Sometimes it can feel intimidating to talk with a person who has an intellectual or developmental disability – reactions can be misread and tensions can escalate quickly due to a simple misunderstanding.

And for police officers, who are required to read situations quickly to ensure public safety, there is little room for misunderstandings.

That became clear last summer when police in Florida shot a man with autism who was sitting with a toy truck in the middle of the street. Authorities had received a 911 call about a man acting erratically. When police arrived on the scene, the man with autism did not respond to orders and tensions escalated, leading an officer to fire his gun.

That situation and others like it could have been prevented if police and people with disabilities had a better understanding of each other. That is why ADEC offered a free training for local law enforcement agencies on June 20 and June 21.

More than 30 officers from various agencies across Elkhart and St. Joseph counties attended.

“We are grateful that officers from our local police departments are willing to spend a day with ADEC to learn how to better communicate with the people we serve,” said Jessica Koscher, ADEC’s chief development officer. “Our ultimate goal is to create mutual understanding, improve safety for everyone involved and build positive relationships.”

Robin Ann Jones, a trainer from the Great Lakes ADA Center on Accessibility, spent the morning training officers on the Americans with Disabilities Act as it applies to emergency preparedness, natural disasters and first responder situations. Jones helped officers understand their role in ensuring people with disabilities are safe and appropriately cared for in the event of an emergency.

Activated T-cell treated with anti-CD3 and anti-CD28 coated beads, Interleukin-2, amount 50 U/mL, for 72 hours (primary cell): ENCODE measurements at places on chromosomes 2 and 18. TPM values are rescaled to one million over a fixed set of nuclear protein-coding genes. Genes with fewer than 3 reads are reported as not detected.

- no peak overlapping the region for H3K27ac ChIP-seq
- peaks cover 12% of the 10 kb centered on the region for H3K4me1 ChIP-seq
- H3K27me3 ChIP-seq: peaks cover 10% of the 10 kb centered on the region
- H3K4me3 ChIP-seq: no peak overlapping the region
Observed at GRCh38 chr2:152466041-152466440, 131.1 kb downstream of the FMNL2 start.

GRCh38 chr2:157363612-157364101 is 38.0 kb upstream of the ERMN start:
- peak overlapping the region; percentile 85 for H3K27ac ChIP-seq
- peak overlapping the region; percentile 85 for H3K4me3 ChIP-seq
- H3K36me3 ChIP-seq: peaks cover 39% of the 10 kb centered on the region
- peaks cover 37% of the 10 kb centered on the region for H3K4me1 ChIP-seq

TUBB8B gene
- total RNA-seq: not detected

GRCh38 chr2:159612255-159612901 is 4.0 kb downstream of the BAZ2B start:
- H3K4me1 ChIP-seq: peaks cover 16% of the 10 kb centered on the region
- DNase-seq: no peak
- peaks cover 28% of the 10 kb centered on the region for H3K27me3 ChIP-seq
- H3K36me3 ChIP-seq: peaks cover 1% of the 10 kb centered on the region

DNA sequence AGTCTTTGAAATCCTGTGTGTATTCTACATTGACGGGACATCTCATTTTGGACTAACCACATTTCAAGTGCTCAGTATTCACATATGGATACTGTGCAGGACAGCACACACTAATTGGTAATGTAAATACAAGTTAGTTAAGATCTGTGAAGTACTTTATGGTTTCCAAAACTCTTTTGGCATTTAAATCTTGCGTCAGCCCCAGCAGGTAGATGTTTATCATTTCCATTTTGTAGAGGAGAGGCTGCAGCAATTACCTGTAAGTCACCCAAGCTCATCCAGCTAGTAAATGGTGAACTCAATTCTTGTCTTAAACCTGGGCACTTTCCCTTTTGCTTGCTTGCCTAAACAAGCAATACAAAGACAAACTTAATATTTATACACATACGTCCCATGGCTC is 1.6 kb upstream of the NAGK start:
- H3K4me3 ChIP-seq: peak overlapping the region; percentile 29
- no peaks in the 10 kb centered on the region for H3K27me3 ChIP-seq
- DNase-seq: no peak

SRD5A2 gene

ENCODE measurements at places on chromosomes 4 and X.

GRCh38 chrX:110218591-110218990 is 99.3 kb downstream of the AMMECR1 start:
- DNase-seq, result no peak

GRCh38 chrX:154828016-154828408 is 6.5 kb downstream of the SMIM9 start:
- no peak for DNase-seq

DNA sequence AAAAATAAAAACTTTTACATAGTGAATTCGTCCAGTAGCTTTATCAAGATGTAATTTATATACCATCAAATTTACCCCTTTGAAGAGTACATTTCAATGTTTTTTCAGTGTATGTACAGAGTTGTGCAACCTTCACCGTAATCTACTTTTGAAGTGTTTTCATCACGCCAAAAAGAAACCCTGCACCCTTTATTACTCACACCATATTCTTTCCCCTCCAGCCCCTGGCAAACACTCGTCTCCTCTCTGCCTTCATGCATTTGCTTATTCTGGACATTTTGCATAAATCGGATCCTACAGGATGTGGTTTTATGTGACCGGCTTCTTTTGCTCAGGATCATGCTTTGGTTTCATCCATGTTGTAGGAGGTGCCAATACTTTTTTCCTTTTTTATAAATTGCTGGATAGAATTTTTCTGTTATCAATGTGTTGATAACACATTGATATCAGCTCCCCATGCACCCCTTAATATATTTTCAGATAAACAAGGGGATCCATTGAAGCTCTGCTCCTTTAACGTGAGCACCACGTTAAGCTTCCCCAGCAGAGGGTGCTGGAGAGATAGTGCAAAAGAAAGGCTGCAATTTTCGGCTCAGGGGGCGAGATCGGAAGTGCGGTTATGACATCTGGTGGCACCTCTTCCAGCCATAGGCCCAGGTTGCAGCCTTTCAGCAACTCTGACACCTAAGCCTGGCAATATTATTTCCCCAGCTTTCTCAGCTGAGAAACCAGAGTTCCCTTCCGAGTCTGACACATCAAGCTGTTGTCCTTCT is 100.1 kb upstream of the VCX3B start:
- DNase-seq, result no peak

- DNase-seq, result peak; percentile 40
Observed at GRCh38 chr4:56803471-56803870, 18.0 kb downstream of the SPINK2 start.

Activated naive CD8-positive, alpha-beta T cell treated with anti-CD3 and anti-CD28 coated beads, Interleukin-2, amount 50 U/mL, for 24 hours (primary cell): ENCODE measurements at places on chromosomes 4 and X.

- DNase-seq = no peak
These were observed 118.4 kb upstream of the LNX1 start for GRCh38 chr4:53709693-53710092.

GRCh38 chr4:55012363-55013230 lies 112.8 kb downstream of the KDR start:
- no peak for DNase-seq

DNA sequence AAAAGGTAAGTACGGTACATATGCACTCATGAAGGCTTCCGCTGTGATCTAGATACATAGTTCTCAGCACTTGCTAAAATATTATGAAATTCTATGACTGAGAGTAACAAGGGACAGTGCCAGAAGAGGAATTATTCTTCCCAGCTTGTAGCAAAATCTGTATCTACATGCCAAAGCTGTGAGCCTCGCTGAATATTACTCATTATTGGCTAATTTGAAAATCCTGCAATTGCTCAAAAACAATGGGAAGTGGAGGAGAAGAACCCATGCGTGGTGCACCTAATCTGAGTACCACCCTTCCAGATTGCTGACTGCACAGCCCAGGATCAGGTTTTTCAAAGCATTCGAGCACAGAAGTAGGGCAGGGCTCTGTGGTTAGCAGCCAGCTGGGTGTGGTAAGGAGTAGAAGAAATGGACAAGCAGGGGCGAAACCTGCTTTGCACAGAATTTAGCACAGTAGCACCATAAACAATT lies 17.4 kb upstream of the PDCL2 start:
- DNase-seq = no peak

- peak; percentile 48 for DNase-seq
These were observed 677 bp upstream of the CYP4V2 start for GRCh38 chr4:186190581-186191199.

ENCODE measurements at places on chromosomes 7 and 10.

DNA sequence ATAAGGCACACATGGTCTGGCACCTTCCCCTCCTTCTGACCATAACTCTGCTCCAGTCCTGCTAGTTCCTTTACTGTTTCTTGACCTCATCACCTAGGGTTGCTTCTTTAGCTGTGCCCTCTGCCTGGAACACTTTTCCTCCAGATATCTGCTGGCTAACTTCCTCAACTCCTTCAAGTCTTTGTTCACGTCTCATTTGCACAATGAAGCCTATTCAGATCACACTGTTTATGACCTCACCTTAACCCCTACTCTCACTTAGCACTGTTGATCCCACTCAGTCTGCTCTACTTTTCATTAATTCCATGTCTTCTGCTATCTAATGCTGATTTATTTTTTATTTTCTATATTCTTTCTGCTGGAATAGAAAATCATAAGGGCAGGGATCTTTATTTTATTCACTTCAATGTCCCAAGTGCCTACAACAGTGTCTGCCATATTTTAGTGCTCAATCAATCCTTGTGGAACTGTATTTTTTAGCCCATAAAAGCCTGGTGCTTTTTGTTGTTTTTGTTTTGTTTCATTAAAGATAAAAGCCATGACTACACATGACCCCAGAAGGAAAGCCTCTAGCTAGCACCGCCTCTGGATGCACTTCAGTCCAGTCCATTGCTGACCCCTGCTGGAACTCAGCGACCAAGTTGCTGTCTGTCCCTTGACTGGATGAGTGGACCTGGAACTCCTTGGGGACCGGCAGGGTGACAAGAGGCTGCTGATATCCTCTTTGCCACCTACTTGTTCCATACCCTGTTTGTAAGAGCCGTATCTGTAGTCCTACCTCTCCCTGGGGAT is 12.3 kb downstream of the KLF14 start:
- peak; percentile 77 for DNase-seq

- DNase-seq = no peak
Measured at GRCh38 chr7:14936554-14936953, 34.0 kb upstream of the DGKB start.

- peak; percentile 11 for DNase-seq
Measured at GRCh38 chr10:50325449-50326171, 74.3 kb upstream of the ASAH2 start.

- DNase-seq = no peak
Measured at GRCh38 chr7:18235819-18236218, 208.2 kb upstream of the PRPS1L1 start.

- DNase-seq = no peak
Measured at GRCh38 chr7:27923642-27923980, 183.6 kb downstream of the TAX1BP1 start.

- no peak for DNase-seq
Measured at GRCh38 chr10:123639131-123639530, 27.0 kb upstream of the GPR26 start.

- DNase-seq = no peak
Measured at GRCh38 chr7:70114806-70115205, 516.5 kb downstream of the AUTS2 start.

Representatives from ADEC spent the afternoon providing tips for effectively communicating and interacting with people with disabilities. Officers learned how to identify someone with a disability — a difficult task when many disabilities are invisible.

“It can be difficult to navigate a situation with a person on the autism spectrum, for example, because they might not appear to have a disability,” Koscher said. “It can be easy to misread their quirks or mannerisms as aggression or drug use.”

Three ADEC clients attended the training to talk with officers about their perceptions of law enforcement.

Earlier this month, hundreds of clients in ADEC’s five day service locations participated in a workshop about interacting with police officers. During that time, clients were asked about their previous encounters with law enforcement and how they responded.

“ADEC clients value respect,” said Whitney Craig, a communications specialist with ADEC who coordinated the workshops. “The number one thing we heard communicated during our client trainings was that they wanted to be noticed and shown respect. By starting an interaction off on this positive tone, ADEC clients are already primed to respond well. It lets them know you value them as a person, you are ready to listen and be patient and you are a friend.”

ADEC clients were also reminded about the importance of keeping their hands out of their pockets or bags and respecting a police officer’s personal space.

Because people with disabilities are more likely to be the victim of a crime, they are also more likely to have an encounter with a police officer.

“We hope that this training will make those interactions more positive because we have worked to build trust on both ends,” Koscher said.

The training was funded by a Coros grant through ADA-Indiana, an organization that promotes the implementation of the Americans with Disabilities Act.